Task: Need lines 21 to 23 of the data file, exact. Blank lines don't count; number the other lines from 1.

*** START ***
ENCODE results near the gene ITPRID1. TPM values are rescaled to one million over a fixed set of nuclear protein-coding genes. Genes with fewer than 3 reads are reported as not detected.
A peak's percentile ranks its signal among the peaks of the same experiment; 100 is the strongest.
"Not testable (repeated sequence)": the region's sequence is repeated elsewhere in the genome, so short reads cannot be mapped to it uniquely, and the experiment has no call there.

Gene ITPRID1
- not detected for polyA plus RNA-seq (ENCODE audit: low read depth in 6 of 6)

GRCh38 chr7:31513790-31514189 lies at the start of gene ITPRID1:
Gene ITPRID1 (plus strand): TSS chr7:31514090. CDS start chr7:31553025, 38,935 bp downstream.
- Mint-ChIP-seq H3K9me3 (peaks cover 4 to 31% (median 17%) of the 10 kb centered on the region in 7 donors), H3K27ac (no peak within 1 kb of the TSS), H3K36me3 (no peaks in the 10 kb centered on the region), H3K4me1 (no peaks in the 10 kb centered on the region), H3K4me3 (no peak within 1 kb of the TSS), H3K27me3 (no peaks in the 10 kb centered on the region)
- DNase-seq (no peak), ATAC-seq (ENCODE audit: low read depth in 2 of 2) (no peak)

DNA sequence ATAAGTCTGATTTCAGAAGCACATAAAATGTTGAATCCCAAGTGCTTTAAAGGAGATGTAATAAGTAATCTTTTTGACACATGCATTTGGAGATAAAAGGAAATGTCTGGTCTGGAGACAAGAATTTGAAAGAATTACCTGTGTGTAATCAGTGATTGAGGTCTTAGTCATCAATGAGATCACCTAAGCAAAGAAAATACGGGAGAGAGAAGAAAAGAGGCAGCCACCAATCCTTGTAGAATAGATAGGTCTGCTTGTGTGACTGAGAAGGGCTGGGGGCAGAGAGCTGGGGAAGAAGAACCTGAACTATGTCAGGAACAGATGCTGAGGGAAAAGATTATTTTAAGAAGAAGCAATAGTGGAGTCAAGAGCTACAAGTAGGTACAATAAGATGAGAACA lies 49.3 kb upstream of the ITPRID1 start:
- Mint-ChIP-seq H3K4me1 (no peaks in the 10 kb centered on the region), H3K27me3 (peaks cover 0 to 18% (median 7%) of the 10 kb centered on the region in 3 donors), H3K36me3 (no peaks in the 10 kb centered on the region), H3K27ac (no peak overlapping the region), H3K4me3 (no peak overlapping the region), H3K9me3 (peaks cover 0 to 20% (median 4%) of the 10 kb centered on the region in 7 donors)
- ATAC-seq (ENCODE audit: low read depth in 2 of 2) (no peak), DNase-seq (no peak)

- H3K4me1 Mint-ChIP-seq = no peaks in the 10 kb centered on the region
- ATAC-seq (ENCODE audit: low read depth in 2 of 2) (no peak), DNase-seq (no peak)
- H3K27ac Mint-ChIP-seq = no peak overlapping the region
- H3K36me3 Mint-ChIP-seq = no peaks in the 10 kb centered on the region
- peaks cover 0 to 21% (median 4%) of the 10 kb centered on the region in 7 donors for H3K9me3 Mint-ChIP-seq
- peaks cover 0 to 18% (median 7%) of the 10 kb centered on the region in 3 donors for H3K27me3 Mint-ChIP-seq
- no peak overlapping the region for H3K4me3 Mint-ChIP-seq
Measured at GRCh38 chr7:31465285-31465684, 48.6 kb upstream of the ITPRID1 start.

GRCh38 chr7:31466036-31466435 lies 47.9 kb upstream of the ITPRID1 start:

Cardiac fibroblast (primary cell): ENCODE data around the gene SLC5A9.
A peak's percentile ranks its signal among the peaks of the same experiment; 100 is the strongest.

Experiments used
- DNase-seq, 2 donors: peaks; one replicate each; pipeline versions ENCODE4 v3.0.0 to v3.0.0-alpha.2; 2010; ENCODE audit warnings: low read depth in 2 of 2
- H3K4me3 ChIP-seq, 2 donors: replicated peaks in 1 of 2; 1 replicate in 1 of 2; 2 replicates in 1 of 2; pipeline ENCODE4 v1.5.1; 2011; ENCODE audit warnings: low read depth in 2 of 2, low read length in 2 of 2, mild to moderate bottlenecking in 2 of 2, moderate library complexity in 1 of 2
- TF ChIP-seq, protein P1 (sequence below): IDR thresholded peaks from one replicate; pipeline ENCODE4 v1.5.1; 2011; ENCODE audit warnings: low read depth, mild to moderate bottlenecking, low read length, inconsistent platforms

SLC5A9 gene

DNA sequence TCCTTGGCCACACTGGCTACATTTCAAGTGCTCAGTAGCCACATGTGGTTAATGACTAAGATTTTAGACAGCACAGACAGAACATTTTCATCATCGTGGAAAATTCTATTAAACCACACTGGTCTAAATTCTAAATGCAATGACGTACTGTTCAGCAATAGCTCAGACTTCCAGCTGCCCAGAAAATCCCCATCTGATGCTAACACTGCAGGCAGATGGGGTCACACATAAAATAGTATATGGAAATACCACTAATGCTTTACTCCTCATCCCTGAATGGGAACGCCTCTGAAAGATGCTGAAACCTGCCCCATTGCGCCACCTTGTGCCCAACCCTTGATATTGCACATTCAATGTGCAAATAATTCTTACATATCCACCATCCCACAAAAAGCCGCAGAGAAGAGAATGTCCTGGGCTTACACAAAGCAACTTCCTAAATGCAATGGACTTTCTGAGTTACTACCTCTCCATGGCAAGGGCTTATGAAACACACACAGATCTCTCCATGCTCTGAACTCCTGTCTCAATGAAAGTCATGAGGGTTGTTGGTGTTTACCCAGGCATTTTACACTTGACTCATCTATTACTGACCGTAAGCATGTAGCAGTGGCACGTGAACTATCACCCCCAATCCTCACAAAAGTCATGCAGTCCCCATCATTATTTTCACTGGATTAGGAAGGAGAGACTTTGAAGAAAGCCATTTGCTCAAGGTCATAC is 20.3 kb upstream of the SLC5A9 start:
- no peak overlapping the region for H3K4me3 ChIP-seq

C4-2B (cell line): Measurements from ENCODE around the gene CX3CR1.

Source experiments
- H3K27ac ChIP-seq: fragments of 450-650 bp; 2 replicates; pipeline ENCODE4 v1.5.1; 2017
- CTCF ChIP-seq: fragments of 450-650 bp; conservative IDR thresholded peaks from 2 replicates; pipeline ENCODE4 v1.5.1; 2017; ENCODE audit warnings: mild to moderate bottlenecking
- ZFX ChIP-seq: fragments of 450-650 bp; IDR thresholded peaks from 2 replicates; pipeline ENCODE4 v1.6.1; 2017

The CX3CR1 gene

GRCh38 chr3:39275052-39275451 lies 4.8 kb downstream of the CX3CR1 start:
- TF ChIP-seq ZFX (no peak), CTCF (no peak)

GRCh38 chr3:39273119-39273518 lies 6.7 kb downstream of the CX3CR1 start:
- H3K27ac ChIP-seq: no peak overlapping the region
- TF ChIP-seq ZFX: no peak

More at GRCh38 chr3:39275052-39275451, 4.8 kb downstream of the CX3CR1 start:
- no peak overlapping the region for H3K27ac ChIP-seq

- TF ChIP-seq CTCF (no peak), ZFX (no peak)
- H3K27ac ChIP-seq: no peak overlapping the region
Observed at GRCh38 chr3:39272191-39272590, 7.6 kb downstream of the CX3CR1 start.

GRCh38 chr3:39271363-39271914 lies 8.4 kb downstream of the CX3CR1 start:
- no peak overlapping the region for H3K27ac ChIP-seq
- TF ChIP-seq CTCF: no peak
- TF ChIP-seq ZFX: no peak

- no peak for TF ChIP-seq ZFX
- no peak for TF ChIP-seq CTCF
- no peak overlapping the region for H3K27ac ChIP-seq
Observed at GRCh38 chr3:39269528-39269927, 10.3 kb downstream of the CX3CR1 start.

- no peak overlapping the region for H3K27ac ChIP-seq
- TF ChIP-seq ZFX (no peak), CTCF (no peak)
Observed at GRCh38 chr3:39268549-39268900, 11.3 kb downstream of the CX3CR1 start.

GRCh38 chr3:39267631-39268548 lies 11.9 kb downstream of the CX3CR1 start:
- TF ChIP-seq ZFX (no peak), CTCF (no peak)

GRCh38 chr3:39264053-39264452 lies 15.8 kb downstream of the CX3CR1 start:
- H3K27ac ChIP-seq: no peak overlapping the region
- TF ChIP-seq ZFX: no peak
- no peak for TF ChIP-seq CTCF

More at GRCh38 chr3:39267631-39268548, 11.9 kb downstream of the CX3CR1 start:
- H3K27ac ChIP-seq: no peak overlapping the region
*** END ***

GRCh38 chr7:31466036-31466435 lies 47.9 kb upstream of the ITPRID1 start:

Cardiac fibroblast (primary cell): ENCODE data around the gene SLC5A9.
A peak's percentile ranks its signal among the peaks of the same experiment; 100 is the strongest.